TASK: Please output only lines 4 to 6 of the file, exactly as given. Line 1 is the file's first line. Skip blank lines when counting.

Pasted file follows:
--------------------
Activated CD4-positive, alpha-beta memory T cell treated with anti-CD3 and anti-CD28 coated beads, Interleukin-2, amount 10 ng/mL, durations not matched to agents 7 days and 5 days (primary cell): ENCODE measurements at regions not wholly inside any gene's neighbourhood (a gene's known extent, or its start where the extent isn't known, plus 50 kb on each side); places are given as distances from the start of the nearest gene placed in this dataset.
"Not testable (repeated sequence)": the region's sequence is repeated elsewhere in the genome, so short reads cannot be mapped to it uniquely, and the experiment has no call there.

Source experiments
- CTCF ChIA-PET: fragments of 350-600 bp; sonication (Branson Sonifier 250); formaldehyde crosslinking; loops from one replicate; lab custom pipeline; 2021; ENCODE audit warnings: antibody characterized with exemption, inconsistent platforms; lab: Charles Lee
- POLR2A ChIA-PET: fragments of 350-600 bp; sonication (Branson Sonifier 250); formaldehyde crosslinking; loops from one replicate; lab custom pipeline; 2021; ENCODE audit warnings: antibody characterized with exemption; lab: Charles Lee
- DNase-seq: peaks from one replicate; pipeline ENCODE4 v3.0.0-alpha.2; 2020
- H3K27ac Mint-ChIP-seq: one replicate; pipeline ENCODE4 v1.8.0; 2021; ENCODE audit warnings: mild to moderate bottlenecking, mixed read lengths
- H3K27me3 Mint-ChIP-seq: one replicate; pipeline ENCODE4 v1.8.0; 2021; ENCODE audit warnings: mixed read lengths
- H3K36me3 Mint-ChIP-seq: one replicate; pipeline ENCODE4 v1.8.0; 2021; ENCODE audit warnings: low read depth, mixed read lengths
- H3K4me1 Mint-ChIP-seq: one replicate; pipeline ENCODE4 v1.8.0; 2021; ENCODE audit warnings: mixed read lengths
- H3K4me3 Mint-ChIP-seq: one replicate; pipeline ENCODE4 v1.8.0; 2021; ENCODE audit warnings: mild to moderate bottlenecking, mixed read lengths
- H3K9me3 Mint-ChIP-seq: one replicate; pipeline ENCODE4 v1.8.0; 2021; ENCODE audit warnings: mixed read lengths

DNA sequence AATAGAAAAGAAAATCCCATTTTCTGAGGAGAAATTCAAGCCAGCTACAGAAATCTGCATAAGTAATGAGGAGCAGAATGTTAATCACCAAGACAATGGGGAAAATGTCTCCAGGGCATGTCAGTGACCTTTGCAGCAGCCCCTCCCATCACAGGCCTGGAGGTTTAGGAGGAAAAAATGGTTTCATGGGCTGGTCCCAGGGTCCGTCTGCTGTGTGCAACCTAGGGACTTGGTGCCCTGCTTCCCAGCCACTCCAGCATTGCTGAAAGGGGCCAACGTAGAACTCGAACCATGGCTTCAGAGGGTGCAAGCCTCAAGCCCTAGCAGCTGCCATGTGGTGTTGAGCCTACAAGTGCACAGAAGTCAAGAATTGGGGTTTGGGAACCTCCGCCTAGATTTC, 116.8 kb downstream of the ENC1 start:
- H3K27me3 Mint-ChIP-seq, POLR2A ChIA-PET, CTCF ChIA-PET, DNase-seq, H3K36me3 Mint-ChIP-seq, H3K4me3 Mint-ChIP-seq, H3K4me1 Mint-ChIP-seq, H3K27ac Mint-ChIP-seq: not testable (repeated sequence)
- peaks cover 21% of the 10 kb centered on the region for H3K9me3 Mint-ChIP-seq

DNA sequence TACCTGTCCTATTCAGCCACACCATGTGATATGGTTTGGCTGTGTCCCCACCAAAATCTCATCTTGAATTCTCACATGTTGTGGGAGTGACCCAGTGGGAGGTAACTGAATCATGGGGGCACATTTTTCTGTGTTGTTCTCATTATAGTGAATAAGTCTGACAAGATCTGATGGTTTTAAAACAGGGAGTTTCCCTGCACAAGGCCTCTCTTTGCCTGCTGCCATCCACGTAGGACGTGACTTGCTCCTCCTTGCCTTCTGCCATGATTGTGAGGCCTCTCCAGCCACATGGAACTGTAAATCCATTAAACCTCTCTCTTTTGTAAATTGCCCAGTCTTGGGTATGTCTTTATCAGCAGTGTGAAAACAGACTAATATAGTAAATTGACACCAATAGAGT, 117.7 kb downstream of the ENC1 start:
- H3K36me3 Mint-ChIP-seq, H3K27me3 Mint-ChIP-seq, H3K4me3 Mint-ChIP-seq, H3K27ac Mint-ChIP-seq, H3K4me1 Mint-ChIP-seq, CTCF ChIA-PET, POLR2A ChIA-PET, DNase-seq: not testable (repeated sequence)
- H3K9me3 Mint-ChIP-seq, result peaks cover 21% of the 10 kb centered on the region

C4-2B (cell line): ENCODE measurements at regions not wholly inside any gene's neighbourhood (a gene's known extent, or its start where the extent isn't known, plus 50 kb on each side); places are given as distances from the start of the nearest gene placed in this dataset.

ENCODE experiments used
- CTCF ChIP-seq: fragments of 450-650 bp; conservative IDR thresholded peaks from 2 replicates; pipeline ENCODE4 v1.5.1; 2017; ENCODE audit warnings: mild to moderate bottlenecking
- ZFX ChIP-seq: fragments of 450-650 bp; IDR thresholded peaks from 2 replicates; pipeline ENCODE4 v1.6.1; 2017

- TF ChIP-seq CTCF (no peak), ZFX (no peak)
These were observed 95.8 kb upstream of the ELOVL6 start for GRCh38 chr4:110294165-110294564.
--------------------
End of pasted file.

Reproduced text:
- CTCF ChIA-PET: fragments of 350-600 bp; sonication (Branson Sonifier 250); formaldehyde crosslinking; loops from one replicate; lab custom pipeline; 2021; ENCODE audit warnings: antibody characterized with exemption, inconsistent platforms; lab: Charles Lee
- POLR2A ChIA-PET: fragments of 350-600 bp; sonication (Branson Sonifier 250); formaldehyde crosslinking; loops from one replicate; lab custom pipeline; 2021; ENCODE audit warnings: antibody characterized with exemption; lab: Charles Lee
- DNase-seq: peaks from one replicate; pipeline ENCODE4 v3.0.0-alpha.2; 2020